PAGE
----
There is, however, a ray of hope for those who want greater privacy protections. In contrast to the U.S., the European Union and its member nations have chosen to follow a path where the privacy rights of individuals receive greater protections. Following a landmark decision by the European high court earlier this year, numerous search providers must consider individuals’ requests to remove links that they say infringe on their privacy. The decision has resulted in what is commonly referred to as the “right to be forgotten” movement. Currently, each nation in the E.U. has a data protection agency through which citizens can appeal for help in erasing their online histories. Whether the “right to be forgotten” movement takes hold in America remains to be seen.

2. The Law Offers Little Solace

For anyone looking to the courts for justice, they will likely find that the patchwork of 50 divergent laws and the absence of comprehensive federal legislation render an adequate judicial remedy a long shot at best.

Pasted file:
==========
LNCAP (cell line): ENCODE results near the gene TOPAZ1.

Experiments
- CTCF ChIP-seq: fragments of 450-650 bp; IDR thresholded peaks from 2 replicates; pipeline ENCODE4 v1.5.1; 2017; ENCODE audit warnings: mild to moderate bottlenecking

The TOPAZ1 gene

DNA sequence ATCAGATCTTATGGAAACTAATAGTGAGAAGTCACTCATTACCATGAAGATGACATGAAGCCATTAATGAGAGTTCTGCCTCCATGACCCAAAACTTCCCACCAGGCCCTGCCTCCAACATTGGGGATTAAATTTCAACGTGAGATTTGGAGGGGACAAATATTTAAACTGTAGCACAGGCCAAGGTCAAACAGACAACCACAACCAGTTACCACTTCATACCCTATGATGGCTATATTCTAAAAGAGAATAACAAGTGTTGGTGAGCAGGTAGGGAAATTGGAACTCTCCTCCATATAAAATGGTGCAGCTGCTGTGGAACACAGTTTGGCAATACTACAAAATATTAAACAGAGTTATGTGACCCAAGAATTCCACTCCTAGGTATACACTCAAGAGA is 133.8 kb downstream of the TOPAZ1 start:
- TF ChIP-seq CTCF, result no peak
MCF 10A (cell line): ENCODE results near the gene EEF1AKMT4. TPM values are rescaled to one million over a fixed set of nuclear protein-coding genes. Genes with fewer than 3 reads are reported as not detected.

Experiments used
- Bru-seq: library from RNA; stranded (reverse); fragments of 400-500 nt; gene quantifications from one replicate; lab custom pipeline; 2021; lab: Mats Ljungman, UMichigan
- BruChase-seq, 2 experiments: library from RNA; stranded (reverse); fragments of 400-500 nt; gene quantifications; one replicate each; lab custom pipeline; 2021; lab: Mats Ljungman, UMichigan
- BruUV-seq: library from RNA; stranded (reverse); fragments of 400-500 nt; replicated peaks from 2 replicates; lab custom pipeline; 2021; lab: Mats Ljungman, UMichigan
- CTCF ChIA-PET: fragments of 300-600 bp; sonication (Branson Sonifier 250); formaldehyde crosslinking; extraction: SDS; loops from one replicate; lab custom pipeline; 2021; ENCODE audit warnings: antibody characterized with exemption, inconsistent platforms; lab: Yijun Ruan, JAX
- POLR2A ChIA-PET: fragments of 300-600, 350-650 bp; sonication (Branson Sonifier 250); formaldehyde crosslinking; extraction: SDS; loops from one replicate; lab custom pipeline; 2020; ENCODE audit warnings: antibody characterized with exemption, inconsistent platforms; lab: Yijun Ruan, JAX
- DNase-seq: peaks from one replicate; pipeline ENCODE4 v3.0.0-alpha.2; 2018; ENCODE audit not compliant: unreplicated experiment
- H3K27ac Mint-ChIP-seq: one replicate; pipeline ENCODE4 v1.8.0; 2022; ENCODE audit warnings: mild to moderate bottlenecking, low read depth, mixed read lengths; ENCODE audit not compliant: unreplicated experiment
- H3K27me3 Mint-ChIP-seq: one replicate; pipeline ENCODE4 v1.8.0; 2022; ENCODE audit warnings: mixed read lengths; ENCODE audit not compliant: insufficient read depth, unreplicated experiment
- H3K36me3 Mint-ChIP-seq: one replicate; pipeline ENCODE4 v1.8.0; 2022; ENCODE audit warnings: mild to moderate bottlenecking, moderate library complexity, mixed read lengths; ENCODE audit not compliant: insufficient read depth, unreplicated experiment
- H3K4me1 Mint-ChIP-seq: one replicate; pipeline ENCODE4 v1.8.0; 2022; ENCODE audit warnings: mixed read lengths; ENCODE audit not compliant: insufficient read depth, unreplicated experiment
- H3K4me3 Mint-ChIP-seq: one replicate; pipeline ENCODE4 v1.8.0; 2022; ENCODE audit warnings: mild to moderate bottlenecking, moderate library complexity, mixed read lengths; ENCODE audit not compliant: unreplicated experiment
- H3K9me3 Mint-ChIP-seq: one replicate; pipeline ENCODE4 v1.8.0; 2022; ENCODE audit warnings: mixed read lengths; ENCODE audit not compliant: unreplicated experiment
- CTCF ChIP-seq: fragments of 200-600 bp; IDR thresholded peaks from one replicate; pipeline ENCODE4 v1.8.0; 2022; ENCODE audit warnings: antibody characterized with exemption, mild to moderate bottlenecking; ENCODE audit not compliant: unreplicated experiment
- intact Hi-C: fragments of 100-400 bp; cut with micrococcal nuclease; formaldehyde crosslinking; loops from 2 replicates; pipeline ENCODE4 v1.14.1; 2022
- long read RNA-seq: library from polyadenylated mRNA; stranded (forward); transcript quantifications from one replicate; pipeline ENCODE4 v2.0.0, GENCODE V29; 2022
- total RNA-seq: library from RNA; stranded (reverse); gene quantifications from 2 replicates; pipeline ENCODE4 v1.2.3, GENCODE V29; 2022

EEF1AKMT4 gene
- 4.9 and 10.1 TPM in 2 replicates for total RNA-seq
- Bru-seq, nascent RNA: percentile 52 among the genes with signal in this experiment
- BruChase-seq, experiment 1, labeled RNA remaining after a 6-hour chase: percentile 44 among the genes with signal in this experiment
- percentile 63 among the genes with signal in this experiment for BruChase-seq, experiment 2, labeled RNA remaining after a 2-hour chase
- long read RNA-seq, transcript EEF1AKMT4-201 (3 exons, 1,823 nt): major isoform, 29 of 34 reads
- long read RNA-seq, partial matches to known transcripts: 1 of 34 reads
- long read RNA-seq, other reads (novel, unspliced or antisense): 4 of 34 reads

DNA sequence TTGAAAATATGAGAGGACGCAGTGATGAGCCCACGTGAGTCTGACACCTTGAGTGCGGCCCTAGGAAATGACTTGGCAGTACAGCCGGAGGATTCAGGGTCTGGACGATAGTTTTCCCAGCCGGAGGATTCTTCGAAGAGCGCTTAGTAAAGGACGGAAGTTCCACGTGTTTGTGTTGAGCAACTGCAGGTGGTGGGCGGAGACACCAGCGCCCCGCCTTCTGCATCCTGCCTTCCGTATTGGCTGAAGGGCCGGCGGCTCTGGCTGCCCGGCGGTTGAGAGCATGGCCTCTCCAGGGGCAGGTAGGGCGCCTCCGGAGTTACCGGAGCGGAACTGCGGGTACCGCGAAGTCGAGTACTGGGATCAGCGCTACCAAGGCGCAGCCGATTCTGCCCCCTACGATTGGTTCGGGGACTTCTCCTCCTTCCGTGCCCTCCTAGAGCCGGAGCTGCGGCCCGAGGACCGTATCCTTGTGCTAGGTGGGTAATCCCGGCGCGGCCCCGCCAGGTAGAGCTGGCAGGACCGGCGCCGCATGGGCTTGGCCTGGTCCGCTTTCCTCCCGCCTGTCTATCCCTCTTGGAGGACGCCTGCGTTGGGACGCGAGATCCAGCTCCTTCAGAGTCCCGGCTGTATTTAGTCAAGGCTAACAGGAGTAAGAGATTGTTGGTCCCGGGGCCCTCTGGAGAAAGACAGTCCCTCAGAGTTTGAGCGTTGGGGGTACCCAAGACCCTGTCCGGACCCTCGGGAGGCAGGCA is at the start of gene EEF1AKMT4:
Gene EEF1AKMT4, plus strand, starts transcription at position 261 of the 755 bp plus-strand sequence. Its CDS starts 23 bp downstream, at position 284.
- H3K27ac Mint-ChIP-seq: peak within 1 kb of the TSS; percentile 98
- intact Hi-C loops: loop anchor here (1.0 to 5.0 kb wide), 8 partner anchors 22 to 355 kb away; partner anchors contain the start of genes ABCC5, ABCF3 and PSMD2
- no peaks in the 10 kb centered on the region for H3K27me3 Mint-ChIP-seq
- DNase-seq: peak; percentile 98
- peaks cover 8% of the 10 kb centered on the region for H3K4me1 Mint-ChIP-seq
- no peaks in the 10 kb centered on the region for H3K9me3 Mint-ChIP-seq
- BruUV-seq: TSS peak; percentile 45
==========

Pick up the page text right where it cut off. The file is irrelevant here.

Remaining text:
Putting aside the breadth of the state and federal laws, there are several initial obstacles that must be overcome before one could consider legal action. First and most obvious is the inability to identify who stole or released your information. Hackers work in the shadows of the Internet, adopt catchy “street names,” and take extraordinary steps to hide their location. Even if the hacker can be identified, there are significant jurisdictional limitations that constrain cybercrime prosecution or litigation.

…it is very difficult to determine where a cybercrime was committed because the perpetrator, the victim, and the data at issue may be located in different jurisdictions.